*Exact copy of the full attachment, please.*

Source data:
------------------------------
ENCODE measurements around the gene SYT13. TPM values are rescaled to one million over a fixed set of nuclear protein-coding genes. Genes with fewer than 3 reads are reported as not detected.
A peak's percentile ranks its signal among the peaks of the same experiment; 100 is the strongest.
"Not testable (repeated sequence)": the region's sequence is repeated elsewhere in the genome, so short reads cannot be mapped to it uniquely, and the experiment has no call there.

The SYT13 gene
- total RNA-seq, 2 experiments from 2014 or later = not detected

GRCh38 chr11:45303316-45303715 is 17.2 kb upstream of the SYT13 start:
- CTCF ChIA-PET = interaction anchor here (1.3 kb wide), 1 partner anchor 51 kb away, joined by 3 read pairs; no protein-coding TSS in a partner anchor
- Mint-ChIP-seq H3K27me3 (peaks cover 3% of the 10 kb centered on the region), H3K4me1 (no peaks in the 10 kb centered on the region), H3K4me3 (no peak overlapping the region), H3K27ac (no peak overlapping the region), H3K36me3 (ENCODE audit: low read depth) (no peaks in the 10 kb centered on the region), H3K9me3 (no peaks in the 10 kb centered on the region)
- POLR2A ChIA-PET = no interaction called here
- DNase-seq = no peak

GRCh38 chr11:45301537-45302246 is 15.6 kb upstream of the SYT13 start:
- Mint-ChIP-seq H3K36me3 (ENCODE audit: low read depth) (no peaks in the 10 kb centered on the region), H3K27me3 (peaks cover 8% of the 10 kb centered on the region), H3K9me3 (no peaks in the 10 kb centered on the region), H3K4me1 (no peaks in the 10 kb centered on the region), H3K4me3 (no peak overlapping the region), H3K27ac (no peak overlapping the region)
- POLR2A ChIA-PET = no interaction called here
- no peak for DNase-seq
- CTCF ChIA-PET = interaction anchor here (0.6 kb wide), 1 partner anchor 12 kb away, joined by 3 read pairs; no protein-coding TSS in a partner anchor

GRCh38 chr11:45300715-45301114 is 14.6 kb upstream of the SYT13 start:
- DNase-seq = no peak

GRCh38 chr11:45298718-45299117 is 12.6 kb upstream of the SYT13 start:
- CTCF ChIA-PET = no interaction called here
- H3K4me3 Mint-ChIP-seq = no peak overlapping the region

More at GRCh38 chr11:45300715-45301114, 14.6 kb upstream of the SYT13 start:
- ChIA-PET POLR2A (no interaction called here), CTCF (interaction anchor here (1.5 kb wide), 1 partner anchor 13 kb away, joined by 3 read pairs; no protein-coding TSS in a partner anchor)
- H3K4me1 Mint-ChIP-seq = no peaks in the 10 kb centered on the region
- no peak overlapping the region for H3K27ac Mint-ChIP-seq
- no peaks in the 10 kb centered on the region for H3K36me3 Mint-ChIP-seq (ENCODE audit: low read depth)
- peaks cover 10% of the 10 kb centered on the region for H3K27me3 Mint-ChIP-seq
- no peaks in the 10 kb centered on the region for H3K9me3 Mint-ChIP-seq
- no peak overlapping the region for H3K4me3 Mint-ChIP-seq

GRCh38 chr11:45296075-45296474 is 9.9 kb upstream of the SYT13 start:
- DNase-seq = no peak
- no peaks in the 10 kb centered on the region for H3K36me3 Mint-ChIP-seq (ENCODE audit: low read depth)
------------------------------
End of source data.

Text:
ENCODE measurements around the gene SYT13. TPM values are rescaled to one million over a fixed set of nuclear protein-coding genes. Genes with fewer than 3 reads are reported as not detected.
A peak's percentile ranks its signal among the peaks of the same experiment; 100 is the strongest.
"Not testable (repeated sequence)": the region's sequence is repeated elsewhere in the genome, so short reads cannot be mapped to it uniquely, and the experiment has no call there.

The SYT13 gene
- total RNA-seq, 2 experiments from 2014 or later = not detected

GRCh38 chr11:45303316-45303715 is 17.2 kb upstream of the SYT13 start:
- CTCF ChIA-PET = interaction anchor here (1.3 kb wide), 1 partner anchor 51 kb away, joined by 3 read pairs; no protein-coding TSS in a partner anchor
- Mint-ChIP-seq H3K27me3 (peaks cover 3% of the 10 kb centered on the region), H3K4me1 (no peaks in the 10 kb centered on the region), H3K4me3 (no peak overlapping the region), H3K27ac (no peak overlapping the region), H3K36me3 (ENCODE audit: low read depth) (no peaks in the 10 kb centered on the region), H3K9me3 (no peaks in the 10 kb centered on the region)
- POLR2A ChIA-PET = no interaction called here
- DNase-seq = no peak

GRCh38 chr11:45301537-45302246 is 15.6 kb upstream of the SYT13 start:
- Mint-ChIP-seq H3K36me3 (ENCODE audit: low read depth) (no peaks in the 10 kb centered on the region), H3K27me3 (peaks cover 8% of the 10 kb centered on the region), H3K9me3 (no peaks in the 10 kb centered on the region), H3K4me1 (no peaks in the 10 kb centered on the region), H3K4me3 (no peak overlapping the region), H3K27ac (no peak overlapping the region)
- POLR2A ChIA-PET = no interaction called here
- no peak for DNase-seq
- CTCF ChIA-PET = interaction anchor here (0.6 kb wide), 1 partner anchor 12 kb away, joined by 3 read pairs; no protein-coding TSS in a partner anchor

GRCh38 chr11:45300715-45301114 is 14.6 kb upstream of the SYT13 start:
- DNase-seq = no peak

GRCh38 chr11:45298718-45299117 is 12.6 kb upstream of the SYT13 start:
- CTCF ChIA-PET = no interaction called here
- H3K4me3 Mint-ChIP-seq = no peak overlapping the region

More at GRCh38 chr11:45300715-45301114, 14.6 kb upstream of the SYT13 start:
- ChIA-PET POLR2A (no interaction called here), CTCF (interaction anchor here (1.5 kb wide), 1 partner anchor 13 kb away, joined by 3 read pairs; no protein-coding TSS in a partner anchor)
- H3K4me1 Mint-ChIP-seq = no peaks in the 10 kb centered on the region
- no peak overlapping the region for H3K27ac Mint-ChIP-seq
- no peaks in the 10 kb centered on the region for H3K36me3 Mint-ChIP-seq (ENCODE audit: low read depth)
- peaks cover 10% of the 10 kb centered on the region for H3K27me3 Mint-ChIP-seq
- no peaks in the 10 kb centered on the region for H3K9me3 Mint-ChIP-seq
- no peak overlapping the region for H3K4me3 Mint-ChIP-seq

GRCh38 chr11:45296075-45296474 is 9.9 kb upstream of the SYT13 start:
- DNase-seq = no peak
- no peaks in the 10 kb centered on the region for H3K36me3 Mint-ChIP-seq (ENCODE audit: low read depth)